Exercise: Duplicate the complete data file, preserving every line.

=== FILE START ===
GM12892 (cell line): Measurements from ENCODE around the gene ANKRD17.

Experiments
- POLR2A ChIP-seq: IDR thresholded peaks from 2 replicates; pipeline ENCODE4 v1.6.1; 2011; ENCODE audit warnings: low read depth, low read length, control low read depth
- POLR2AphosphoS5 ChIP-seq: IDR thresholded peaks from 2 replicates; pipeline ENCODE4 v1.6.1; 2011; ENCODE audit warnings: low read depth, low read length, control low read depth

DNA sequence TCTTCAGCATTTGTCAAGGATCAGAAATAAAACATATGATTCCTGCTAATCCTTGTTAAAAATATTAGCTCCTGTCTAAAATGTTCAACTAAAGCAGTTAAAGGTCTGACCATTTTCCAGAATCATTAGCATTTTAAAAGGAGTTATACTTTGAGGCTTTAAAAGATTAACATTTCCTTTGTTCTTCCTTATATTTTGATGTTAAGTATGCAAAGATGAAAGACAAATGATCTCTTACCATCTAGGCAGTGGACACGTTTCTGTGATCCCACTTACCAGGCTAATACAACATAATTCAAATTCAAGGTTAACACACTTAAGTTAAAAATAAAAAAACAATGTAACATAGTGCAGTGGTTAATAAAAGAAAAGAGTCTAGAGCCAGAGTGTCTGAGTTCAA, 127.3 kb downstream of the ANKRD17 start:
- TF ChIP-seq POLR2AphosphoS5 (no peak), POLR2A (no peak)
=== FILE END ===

GM12892 (cell line): Measurements from ENCODE around the gene ANKRD17.

Experiments
- POLR2A ChIP-seq: IDR thresholded peaks from 2 replicates; pipeline ENCODE4 v1.6.1; 2011; ENCODE audit warnings: low read depth, low read length, control low read depth
- POLR2AphosphoS5 ChIP-seq: IDR thresholded peaks from 2 replicates; pipeline ENCODE4 v1.6.1; 2011; ENCODE audit warnings: low read depth, low read length, control low read depth

DNA sequence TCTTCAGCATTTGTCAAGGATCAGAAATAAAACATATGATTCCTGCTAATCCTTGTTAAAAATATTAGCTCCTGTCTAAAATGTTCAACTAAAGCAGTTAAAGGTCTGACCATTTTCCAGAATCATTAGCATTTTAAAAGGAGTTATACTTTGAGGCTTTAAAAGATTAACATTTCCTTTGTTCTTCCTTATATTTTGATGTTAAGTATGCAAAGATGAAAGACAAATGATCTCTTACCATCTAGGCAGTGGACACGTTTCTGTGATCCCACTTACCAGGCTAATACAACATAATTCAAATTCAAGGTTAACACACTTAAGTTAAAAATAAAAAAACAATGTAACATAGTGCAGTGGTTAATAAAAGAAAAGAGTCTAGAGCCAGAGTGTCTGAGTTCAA, 127.3 kb downstream of the ANKRD17 start:
- TF ChIP-seq POLR2AphosphoS5 (no peak), POLR2A (no peak)